If Aerosmith are saying goodbye on their upcoming Aero-Vederci Baby tour, Joe Perry is promising a very long farewell.
“The feeling is, right now is gonna be in semi-tour mode for the next few years,” Perry told Ultimate Classic Rock right before receiving the prestigious Les Paul Award at the NAMM TEC Awards in Anaheim, Calif. “We’ll be taking time off here and there, but we really want to play some of the places that we’ve maybe played once before, maybe never before. Kind of go around and hit all the spots you can.”
Joe Perry says Aerosmith’s North American tour will probably start in October.
The guitarist spoke to us prior to receiving his Les Paul Award at Saturday’s NAMM TEC Awards in Anaheim, California. He brought up the man to whom he’d later dedicate his trophy when we asked him when fans should expect the tour dates to be announced.
Howard Kaufman passed away last week at the age of 79. In addition to Aerosmith, his H.K. Management company represented Stevie Nicks, Jimmy Buffett, Chicago, Lenny Kravitz, Def Leppard and Jeff Lynne’s ELO. Joe Perry told us who Kaufman was to him.
The dates have already been announced for Aerosmith’s Aero-Viderci Baby! European Tour, which runs from mid-May through early July.
While wrapping the year at the UN was a triumphant end to a year that saw Janie’s Fund come to fruition as well as the release of his country album, Tyler is looking ahead to 2017, which includes more touring with Aerosmith. While some reports suggest the band may retire, Tyler has a different take.
“The European tour is booked, locked and cocked and that’s ready for next summer. And then we’re coming back and we’re doing the rest of the world,” he says. “Farewell? I’m not sure, but truth is, who knows how long we’ll be touring as the original band? I don’t think that needs to be said, I think that we’re all freak of natures and Joe and I were talking on the phone yesterday and he said to me, ‘We have no right being as healthy as we are after what we’ve been through.’ Whether it’s through the abuses of being on tour for 40 years or the abuses of substances or the abuses of life on life’s terms, there’s been a lot of abuse. But we’re both looking pretty damn good for what’s going on.”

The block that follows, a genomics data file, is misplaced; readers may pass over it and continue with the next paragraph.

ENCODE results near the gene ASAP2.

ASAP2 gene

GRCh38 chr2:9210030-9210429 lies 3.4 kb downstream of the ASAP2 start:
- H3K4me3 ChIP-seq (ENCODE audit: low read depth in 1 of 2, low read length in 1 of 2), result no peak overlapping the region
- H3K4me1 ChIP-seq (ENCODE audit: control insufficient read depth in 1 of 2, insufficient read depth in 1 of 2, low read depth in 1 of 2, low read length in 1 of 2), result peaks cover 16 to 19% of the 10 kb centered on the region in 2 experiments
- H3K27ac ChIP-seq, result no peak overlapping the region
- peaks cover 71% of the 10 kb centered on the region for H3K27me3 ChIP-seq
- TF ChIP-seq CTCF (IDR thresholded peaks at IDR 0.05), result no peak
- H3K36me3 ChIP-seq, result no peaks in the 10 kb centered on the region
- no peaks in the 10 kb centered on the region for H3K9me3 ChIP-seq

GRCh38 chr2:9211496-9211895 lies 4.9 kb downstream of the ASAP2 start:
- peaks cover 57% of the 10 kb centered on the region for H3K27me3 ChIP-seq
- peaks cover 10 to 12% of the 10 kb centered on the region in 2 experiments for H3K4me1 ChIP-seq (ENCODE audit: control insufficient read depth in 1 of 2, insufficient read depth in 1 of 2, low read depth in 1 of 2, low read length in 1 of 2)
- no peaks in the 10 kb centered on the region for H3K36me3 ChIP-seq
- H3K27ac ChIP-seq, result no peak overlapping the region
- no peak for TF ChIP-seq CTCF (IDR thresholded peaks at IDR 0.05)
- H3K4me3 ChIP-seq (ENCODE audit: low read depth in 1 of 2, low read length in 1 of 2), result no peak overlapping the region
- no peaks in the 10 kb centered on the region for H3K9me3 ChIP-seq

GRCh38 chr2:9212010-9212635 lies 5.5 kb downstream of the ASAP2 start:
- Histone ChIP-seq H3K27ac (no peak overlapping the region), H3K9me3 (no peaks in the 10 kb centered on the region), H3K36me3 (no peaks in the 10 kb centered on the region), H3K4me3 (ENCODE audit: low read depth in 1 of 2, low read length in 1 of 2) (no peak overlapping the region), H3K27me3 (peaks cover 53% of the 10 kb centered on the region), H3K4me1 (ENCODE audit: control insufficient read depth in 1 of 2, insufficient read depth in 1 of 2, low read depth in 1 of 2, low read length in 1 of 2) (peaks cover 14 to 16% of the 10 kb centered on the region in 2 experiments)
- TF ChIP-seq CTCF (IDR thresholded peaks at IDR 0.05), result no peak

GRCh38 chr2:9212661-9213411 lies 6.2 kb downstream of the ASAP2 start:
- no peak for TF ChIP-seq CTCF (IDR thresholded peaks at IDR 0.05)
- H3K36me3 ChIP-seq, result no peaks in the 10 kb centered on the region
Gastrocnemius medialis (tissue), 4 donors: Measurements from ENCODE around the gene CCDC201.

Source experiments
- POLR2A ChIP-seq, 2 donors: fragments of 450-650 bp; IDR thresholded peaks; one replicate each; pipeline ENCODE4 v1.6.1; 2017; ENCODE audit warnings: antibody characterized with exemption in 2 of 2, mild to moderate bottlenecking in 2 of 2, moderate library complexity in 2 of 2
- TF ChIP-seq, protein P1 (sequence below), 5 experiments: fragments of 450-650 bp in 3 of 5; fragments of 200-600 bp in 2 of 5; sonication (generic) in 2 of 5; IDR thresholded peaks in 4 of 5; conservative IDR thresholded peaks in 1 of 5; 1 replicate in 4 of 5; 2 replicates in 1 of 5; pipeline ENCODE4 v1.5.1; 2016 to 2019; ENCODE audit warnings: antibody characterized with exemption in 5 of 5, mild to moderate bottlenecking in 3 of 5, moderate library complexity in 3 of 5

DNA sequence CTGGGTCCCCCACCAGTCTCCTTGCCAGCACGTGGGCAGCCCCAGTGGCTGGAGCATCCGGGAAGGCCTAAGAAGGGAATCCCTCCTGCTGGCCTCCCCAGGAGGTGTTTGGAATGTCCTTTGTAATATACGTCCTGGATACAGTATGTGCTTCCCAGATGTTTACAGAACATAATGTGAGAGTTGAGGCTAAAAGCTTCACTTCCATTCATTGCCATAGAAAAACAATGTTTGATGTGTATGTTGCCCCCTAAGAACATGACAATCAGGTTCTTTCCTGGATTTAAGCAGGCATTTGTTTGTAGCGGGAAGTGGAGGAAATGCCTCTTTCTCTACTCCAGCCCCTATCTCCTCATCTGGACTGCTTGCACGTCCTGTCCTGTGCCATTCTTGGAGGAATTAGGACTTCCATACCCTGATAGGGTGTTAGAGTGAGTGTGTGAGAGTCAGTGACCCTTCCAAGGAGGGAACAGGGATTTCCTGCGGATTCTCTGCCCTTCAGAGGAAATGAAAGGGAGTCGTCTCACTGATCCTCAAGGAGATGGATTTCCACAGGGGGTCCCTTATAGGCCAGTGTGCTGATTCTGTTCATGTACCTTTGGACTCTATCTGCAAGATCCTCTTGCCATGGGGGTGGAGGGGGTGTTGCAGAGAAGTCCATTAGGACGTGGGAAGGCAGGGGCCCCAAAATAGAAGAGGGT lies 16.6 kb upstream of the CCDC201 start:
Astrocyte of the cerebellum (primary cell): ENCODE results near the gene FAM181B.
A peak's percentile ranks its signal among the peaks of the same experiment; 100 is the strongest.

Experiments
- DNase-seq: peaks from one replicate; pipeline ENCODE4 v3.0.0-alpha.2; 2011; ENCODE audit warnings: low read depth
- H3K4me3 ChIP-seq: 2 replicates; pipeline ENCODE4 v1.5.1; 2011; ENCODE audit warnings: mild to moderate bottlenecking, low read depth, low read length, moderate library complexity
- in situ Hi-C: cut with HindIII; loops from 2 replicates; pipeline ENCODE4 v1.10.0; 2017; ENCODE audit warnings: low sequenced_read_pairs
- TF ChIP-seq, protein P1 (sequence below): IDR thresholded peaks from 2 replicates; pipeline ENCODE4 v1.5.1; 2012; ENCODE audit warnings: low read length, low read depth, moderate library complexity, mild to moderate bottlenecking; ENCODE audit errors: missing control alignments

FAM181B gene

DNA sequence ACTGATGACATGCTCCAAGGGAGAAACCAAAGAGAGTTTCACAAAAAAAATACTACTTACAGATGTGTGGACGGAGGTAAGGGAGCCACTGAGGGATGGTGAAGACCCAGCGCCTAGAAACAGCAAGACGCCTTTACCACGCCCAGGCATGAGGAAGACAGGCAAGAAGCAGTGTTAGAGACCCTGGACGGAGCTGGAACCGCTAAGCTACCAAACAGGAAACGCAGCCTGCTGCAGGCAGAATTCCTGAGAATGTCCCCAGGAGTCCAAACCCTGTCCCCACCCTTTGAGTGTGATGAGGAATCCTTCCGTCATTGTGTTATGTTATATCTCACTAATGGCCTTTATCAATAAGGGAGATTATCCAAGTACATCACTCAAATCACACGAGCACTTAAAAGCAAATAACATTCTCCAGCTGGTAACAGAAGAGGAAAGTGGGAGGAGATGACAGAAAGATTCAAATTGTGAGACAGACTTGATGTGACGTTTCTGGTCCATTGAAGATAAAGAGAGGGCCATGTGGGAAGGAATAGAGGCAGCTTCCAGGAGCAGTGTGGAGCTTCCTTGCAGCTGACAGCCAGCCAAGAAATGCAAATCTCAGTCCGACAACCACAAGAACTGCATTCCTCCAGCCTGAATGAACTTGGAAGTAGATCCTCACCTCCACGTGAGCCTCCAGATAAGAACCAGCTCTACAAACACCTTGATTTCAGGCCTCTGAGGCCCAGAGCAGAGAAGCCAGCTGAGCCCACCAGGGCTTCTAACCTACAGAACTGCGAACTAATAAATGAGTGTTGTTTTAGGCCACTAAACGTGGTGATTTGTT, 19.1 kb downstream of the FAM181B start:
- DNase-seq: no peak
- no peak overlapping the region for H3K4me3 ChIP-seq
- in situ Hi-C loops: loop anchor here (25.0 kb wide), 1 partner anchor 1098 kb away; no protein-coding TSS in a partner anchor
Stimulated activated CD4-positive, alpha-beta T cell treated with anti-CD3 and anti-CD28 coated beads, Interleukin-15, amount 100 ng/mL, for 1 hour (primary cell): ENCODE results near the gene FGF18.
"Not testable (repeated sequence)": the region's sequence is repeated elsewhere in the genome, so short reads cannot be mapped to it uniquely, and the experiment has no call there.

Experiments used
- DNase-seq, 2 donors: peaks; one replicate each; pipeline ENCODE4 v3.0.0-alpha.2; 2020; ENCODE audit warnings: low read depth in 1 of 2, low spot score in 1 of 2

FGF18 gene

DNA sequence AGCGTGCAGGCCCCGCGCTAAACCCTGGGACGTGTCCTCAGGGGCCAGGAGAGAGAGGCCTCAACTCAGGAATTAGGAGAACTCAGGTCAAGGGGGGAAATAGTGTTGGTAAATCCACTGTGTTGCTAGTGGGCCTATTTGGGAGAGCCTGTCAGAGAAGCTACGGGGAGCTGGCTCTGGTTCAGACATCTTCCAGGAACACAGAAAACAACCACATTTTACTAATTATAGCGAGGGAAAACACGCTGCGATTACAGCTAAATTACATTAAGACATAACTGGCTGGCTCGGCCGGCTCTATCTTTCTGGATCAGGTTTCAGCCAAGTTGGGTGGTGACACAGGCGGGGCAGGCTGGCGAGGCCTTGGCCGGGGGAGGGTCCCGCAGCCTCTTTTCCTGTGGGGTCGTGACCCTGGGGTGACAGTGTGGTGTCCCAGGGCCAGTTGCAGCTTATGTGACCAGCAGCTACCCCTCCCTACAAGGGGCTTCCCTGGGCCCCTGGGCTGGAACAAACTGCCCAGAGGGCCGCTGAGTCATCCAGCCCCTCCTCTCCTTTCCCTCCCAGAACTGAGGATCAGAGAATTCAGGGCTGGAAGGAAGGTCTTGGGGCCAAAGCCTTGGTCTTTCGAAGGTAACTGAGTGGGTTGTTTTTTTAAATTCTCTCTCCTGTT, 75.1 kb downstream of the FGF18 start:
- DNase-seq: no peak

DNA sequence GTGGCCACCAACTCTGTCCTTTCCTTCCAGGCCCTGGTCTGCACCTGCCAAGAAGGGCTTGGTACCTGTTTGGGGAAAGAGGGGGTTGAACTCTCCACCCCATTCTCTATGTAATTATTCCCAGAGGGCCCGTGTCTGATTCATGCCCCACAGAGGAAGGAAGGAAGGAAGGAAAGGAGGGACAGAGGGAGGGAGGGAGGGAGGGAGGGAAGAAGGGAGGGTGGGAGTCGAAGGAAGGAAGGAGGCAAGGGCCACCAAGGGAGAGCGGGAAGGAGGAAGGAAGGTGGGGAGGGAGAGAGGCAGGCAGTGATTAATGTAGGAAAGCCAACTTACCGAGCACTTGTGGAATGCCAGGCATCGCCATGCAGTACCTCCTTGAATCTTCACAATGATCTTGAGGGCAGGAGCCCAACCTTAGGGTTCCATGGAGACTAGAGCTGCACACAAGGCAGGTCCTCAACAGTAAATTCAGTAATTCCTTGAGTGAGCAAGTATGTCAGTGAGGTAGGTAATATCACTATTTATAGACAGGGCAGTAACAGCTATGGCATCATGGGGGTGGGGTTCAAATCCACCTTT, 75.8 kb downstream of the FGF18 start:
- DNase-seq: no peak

Time away from the band, he says, is not necessarily a bad thing.
“Aerosmith is something else you’ll never see again. We all love each other, five of us are still alive, every one of us is still playing better than ever — and I’m not just saying that because we just came off a South American tour. Yes, we have ups and downs. But one of the things I’m learning in life is that being away from each other is sometimes the healthiest thing we can do. You know? I dare to say that being away from each other may have saved a few marriages on this planet,” he says.
“The one thing that’s never failed is that when we get back together to rehearse the love is there again and I’ve been closer to Joe now in the last three weeks, in the last two months than I think of in our whole career — short of when we started,” he explains. “But I think we see eye-to-eye on why we got together as a band and what the power of our music does for ourselves first and the rest of the world afterwards.”
Last month, AEROSMITH announced what was being billed as the band’s “farewell” tour of Europe — with an opening stop in Israel thrown in for good measure. The group announced the 2017 “Aero-Vederci Baby!” European tour on November 14, posting on its Aerosmith.com site: “AEROSMITH will return across the Atlantic with one of the greatest rock shows ever seen and will undoubtedly be the ultimate must see event of 2017 as the band embark upon this, their ‘farewell’ tour, saying ‘Aero-Vederci Baby!'”